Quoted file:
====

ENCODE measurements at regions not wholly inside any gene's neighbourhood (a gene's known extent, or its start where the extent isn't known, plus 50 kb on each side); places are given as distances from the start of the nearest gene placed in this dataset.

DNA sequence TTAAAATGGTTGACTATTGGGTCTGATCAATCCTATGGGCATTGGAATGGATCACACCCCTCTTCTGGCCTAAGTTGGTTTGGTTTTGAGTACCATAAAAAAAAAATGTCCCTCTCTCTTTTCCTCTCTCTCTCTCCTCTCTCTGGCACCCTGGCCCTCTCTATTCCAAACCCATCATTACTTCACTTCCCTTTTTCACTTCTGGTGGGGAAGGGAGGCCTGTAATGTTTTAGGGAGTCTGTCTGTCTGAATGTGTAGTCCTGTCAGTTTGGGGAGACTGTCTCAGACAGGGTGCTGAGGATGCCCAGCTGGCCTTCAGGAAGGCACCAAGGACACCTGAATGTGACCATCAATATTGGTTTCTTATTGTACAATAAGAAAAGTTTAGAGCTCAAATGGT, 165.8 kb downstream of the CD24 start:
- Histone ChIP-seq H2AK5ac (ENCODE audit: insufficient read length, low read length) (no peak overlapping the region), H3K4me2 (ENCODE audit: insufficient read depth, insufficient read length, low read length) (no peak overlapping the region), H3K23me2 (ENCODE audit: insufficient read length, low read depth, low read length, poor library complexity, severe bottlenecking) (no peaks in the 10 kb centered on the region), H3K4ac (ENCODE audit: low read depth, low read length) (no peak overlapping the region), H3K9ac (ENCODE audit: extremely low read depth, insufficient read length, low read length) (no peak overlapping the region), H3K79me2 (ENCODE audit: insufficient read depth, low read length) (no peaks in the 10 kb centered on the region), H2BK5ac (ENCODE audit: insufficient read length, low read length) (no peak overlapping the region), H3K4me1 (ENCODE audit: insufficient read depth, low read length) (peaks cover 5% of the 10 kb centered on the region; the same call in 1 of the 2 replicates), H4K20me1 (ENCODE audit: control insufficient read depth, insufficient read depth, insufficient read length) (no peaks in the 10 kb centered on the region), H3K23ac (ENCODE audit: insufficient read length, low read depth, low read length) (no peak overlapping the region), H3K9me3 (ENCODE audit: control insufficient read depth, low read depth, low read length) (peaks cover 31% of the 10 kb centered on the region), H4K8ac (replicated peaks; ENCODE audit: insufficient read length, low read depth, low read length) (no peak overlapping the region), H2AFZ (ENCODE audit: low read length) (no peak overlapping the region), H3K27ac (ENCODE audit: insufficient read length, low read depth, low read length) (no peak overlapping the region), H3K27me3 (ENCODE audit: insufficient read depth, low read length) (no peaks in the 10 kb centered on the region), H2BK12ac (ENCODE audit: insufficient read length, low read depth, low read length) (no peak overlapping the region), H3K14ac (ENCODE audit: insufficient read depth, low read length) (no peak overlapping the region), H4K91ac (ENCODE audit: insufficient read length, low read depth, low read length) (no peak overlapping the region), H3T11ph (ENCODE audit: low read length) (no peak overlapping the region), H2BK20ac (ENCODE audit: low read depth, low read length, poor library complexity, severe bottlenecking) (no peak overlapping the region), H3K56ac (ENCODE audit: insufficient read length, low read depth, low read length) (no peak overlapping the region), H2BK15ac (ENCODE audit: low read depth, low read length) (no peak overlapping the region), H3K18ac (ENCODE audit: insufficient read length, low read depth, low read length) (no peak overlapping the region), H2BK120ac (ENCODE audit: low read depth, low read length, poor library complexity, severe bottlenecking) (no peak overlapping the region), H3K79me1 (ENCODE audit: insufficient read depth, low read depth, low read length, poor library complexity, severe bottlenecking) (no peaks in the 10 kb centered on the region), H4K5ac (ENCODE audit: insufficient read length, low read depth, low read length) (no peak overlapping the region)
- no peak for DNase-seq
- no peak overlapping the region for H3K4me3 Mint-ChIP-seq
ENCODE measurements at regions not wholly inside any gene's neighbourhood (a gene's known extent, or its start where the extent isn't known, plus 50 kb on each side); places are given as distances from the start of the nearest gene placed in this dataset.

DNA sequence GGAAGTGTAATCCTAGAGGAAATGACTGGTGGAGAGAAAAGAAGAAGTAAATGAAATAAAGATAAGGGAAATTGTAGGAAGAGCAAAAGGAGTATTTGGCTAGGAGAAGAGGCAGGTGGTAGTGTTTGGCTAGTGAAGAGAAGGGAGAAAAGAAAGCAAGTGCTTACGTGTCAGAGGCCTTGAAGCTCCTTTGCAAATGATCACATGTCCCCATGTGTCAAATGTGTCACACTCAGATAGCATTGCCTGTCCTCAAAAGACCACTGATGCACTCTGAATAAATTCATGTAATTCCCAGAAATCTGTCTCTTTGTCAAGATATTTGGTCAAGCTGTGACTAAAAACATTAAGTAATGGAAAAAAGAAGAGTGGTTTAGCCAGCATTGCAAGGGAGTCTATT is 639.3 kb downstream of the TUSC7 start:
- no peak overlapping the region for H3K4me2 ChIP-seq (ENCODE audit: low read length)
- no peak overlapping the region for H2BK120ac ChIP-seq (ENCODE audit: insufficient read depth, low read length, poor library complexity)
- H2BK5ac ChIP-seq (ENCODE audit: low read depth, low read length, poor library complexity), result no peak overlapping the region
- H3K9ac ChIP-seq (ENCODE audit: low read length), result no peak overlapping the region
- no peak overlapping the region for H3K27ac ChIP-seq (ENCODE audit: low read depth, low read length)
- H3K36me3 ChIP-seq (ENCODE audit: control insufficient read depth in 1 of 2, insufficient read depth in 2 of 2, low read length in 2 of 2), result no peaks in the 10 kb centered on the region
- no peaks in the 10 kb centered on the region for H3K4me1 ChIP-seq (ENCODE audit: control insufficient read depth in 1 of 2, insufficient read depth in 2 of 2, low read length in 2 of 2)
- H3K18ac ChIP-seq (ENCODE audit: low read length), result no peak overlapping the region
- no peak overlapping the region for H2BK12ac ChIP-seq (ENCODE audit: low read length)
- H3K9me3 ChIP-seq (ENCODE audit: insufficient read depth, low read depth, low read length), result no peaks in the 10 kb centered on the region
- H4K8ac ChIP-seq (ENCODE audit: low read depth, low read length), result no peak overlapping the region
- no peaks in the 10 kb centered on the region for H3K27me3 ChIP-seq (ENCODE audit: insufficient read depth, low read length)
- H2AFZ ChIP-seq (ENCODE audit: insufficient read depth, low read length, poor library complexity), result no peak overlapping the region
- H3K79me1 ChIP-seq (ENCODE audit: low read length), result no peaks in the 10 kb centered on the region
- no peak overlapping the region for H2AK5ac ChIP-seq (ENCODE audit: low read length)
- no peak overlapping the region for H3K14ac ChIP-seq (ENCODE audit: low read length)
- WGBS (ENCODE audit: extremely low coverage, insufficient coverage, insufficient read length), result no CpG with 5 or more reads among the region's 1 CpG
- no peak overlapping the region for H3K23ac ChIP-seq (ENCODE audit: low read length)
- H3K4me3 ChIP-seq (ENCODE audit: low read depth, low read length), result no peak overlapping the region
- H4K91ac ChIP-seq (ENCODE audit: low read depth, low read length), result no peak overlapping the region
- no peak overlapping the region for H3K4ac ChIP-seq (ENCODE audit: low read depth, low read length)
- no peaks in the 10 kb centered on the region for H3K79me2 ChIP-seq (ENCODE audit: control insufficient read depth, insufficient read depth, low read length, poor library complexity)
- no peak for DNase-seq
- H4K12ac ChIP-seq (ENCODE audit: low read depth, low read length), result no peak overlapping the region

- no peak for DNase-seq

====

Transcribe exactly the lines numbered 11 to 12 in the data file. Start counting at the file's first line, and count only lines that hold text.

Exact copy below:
- H3K9ac ChIP-seq (ENCODE audit: low read length), result no peak overlapping the region
- no peak overlapping the region for H3K27ac ChIP-seq (ENCODE audit: low read depth, low read length)